FRISK Software International


Summary of W32/Zafi.D@mm
Alias:W32.Erkez.D@mm
Length: 11.745 bytes
Discovered: 14 Dec 2004
Definition files: 14 Dec 2004
Risk Level: High
Distribution:High
Infection Method:Spreads through e-mails containing infected attachments
Payload: Compromises the infected system security by opening a backdoor, through which external programs can be uploaded from remote location and executed
 
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Brief description
Technical description

Brief Description
W32/Zafi.D@mm is a mass-mailing worm that creates a backdoor on infected systems. The worm arrives by e-mail intended to look like a christmas greeting card. Once executed, the worm copies itself to the system directory under the name of "Norton Update.exe". It creates several additional files containing copies of the worm along with data harvested from the system's hard drive. These files are 8-characters long with random names and a ".dll" extension.
The following registry modifications are performed:

[HKEY_LOCAL_MACHINE\SOFTWARE\Microsoft\Wxp4]
Contains harvested data, pointers to files used by the worm etc.

[HKEY_LOCAL_MACHINE\SOFTWARE\Microsoft\Windows\CurrentVersion\Run]
"Wxp4"="%SystemDirectory%\Norton Update.exe"

The worm searches files on fixed drives from c:\ through h:\, based on extensions, harvesting e-mail addresses. Also, the worm searches through the Windows address book.


Technical Description
W32/Zafi.D@mm is a mass-mailing worm, packed with FSG, 11.745 bytes in size. When executed, the worm creates a mutex lock under the name of 'Wxp4', this ensures that only one copy of the worm is active on infected systems. The worm copies itself to the system directory, under the name of "Norton Update.exe". Similar to the A variant, the worm uses a random function to generate another copy under a random 8-character name with a ".dll" extension.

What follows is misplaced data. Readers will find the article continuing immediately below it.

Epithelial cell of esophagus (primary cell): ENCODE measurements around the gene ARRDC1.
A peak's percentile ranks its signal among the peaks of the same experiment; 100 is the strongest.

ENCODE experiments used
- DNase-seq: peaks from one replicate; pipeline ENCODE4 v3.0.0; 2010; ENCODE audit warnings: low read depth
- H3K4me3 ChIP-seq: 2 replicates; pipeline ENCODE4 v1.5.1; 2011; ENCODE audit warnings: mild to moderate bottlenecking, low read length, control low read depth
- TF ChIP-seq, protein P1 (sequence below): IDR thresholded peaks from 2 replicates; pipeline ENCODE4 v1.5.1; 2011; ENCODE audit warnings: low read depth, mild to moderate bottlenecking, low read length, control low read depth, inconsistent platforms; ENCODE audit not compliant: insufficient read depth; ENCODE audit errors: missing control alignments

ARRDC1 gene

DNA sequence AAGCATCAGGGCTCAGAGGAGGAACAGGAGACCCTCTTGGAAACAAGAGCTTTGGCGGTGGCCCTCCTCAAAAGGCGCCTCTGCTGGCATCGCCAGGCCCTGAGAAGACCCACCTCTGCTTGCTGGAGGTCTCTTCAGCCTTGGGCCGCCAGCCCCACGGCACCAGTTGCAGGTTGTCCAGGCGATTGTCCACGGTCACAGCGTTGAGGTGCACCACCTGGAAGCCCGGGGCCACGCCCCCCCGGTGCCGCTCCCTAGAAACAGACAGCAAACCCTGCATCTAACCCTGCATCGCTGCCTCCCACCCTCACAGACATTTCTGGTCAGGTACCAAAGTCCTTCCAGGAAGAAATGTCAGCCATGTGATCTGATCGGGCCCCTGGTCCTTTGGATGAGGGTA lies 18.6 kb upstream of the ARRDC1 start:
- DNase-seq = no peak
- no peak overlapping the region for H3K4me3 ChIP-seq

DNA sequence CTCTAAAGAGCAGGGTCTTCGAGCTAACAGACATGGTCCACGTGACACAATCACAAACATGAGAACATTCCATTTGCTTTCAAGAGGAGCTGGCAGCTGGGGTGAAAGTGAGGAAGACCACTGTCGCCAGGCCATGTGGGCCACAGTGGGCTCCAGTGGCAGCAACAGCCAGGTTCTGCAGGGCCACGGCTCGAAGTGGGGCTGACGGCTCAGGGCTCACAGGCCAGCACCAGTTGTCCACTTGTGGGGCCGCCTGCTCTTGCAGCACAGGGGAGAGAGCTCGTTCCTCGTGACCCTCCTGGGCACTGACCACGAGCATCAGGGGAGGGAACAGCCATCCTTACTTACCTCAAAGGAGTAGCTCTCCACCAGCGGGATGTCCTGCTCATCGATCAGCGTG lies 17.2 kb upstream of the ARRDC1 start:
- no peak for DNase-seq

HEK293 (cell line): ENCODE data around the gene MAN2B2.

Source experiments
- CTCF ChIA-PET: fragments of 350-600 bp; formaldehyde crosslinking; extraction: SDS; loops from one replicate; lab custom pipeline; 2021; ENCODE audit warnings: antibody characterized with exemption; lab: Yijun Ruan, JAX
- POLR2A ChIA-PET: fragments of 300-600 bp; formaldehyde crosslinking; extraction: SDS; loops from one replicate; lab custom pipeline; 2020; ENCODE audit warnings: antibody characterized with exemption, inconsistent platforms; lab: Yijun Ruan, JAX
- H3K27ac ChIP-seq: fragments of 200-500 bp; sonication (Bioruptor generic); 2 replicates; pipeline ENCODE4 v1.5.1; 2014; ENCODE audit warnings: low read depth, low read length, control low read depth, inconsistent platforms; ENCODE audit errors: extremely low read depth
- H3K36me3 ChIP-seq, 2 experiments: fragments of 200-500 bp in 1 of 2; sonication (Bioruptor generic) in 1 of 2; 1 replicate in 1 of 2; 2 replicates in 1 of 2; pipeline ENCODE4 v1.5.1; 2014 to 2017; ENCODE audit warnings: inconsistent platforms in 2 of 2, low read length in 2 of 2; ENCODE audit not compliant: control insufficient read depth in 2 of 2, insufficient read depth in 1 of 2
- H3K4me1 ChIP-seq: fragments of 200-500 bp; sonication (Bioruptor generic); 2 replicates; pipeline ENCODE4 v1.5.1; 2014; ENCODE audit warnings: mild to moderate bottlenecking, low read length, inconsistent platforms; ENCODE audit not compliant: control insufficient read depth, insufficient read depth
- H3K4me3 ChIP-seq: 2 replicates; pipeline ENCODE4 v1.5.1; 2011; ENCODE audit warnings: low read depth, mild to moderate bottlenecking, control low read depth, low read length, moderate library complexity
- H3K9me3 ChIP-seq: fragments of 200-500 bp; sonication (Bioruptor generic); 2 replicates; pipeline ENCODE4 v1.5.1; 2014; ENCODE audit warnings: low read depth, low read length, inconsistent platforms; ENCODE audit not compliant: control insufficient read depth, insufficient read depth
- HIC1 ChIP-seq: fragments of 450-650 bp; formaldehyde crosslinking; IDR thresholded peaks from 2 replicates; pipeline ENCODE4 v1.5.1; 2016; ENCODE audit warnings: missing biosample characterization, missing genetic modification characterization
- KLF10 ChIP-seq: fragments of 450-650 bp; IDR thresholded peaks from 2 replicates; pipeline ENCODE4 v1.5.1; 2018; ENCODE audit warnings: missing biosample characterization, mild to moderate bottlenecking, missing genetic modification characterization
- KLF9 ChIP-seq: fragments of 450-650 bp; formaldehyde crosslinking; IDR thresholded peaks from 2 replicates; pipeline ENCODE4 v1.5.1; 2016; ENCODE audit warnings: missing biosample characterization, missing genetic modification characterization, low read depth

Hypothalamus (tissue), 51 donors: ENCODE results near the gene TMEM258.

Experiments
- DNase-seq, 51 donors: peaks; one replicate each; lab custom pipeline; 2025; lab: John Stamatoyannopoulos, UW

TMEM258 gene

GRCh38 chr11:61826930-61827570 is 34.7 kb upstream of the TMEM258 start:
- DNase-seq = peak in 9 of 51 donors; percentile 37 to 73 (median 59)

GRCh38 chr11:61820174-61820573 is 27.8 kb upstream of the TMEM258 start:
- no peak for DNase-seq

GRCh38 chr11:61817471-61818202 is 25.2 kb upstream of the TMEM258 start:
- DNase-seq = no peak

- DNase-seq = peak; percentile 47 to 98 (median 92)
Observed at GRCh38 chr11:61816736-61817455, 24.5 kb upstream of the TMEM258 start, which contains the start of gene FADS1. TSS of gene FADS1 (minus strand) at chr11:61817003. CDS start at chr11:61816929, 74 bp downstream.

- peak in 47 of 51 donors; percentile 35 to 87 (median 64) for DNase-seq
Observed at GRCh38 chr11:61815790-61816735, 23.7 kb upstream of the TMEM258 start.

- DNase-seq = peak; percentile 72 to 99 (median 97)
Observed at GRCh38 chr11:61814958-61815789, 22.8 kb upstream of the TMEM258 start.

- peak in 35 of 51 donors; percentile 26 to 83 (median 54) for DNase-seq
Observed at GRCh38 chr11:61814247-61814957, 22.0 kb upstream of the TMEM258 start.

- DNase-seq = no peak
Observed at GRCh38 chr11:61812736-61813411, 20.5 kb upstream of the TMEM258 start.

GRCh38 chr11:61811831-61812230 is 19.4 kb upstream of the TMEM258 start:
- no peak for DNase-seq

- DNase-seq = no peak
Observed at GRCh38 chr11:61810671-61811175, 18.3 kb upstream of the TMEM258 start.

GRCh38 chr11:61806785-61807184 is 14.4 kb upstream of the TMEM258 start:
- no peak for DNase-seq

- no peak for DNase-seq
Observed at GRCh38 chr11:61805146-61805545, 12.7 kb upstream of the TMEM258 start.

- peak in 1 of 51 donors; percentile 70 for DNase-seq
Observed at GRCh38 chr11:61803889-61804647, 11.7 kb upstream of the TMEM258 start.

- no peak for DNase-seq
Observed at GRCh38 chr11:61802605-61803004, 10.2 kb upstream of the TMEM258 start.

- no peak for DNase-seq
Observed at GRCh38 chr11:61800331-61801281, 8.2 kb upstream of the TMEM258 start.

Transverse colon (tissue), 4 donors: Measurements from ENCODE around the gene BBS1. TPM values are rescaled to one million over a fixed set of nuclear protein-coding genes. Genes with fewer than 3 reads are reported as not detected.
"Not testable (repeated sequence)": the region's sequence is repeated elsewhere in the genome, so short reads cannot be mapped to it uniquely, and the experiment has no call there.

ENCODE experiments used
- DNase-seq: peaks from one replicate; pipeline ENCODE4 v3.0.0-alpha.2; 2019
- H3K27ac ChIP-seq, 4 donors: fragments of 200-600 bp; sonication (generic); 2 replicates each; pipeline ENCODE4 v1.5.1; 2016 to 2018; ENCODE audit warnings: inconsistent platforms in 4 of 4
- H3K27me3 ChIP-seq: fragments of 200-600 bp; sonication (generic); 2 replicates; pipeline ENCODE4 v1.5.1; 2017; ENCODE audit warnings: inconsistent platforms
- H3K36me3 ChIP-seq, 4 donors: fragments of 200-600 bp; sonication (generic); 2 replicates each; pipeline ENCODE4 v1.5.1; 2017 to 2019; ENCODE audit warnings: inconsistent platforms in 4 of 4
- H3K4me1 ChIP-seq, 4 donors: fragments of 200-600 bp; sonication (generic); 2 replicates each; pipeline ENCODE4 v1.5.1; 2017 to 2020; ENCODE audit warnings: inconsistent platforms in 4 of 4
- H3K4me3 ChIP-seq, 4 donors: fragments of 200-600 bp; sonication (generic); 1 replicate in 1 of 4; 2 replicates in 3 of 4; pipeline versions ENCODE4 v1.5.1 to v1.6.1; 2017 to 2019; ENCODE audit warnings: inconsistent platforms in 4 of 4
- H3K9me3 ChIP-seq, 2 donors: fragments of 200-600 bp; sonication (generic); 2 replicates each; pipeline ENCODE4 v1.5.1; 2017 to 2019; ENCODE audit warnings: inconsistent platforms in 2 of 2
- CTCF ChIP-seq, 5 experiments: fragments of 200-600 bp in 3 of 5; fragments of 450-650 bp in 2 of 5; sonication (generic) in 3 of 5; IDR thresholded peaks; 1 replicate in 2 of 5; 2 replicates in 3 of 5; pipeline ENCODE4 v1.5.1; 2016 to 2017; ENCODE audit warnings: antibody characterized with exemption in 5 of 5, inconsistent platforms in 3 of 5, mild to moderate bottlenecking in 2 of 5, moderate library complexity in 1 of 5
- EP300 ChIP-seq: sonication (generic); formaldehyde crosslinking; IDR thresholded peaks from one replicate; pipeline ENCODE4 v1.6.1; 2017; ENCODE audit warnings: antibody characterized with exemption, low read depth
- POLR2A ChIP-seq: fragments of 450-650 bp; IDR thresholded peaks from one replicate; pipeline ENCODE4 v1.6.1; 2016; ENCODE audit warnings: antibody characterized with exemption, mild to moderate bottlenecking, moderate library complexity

The worm also createa several other files with random 8-character names and .dll extensions. These files store data while the worm is running, including e-mail addresses both harvested and generated. Additionally, the worm creates a log file and by default saves it on the "C:\" drive under the name of "s.cm".

Like previous variants of the W32/Zafi family, the worm uses the registry to store a variety of information gathered during runtime. W32/Zafi.D@mm creates and uses the following key on infected systems:

[HKEY_LOCAL_MACHINE\SOFTWARE\Microsoft\Wxp4]

The entries beginning with "t", followed by a digit or character, are similar to previous variants, and use both to contain harvested information. This includes information on the registered owner, default mail server and the names of files containing e-mail addresses that the worm harvests from the Windows address book and by scanning fixed drives that might be present from "C:\" through "H:\". The worm scans for files with the following extensions: ".htm", ".wab", ".txt", ".dbx", ".tbb", ".asp", ".php", ".sht", ".adb", ".mbx", ".eml", ".pmr", ".fpt", ".inb". The worm places a copy of itself either under the name of "winamp 5.7 new!.exe" or "ICQ 2005a new!.exe" on any folder named either "share", "upload", "music" on those fixed drives.
To ensure that the worm is executed on each Windows startup, it creates the following registry key:

[HKEY_LOCAL_MACHINE\SOFTWARE\Microsoft\Windows\CurrentVersion\Run]
"Wxp4"="%SystemDirectory%\Norton Update.exe"

The worm displays a pop-up Window with the following caption:

CRC: 04F7Bh
Error in packed file!

The screenshot below depicts a typical e-mail sent out by W32/Zafi.D@mm:


W32/Zafi.D@mm has several hardcoded templates it chooses from when sending out e-mails. These include multi-language messages, chosen based on the top-level domain of harvested addresses. Examples of these templates are:


[From:] T. Maria
[Subject:] boldog karacsony...
[Body] Kellemes Unnepeket!

[From:] N. Fernandez
[Subject:] Feliz Navidad!
Feliz Navidad!

[From:] V. Tatyana
[Subject:] ecard.ru

[From:] Pamela M.
[Subject:] Merry Christmas!
[Body:] Happy Hollydays!

W32/Zafi.D@mm sets up 6 threads that carry out the mass-mailing routine, and an additional thread opens a backdoor on the infected system on port 8181. This backdoor enables a remote upload of a binary that is executed on the infected system. Any binary uploaded through this backdoor will be saved under the %SystemDirectory% folder.


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